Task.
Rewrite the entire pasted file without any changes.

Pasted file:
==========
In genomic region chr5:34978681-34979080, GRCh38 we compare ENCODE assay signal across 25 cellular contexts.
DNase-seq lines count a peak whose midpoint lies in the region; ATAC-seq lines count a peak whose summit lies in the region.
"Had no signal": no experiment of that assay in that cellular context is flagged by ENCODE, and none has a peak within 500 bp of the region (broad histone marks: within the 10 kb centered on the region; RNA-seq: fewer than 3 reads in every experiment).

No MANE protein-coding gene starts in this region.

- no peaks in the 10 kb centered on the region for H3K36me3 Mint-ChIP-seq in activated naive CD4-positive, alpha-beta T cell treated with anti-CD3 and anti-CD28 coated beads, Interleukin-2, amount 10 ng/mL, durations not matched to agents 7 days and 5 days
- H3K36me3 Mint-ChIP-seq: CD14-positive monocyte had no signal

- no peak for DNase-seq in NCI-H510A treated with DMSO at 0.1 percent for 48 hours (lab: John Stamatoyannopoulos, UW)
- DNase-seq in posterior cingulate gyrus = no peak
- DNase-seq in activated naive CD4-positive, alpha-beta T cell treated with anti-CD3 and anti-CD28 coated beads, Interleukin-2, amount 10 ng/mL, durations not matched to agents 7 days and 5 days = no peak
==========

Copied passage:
In genomic region chr5:34978681-34979080, GRCh38 we compare ENCODE assay signal across 25 cellular contexts.
DNase-seq lines count a peak whose midpoint lies in the region; ATAC-seq lines count a peak whose summit lies in the region.
"Had no signal": no experiment of that assay in that cellular context is flagged by ENCODE, and none has a peak within 500 bp of the region (broad histone marks: within the 10 kb centered on the region; RNA-seq: fewer than 3 reads in every experiment).

No MANE protein-coding gene starts in this region.

- no peaks in the 10 kb centered on the region for H3K36me3 Mint-ChIP-seq in activated naive CD4-positive, alpha-beta T cell treated with anti-CD3 and anti-CD28 coated beads, Interleukin-2, amount 10 ng/mL, durations not matched to agents 7 days and 5 days
- H3K36me3 Mint-ChIP-seq: CD14-positive monocyte had no signal

- no peak for DNase-seq in NCI-H510A treated with DMSO at 0.1 percent for 48 hours (lab: John Stamatoyannopoulos, UW)
- DNase-seq in posterior cingulate gyrus = no peak
- DNase-seq in activated naive CD4-positive, alpha-beta T cell treated with anti-CD3 and anti-CD28 coated beads, Interleukin-2, amount 10 ng/mL, durations not matched to agents 7 days and 5 days = no peak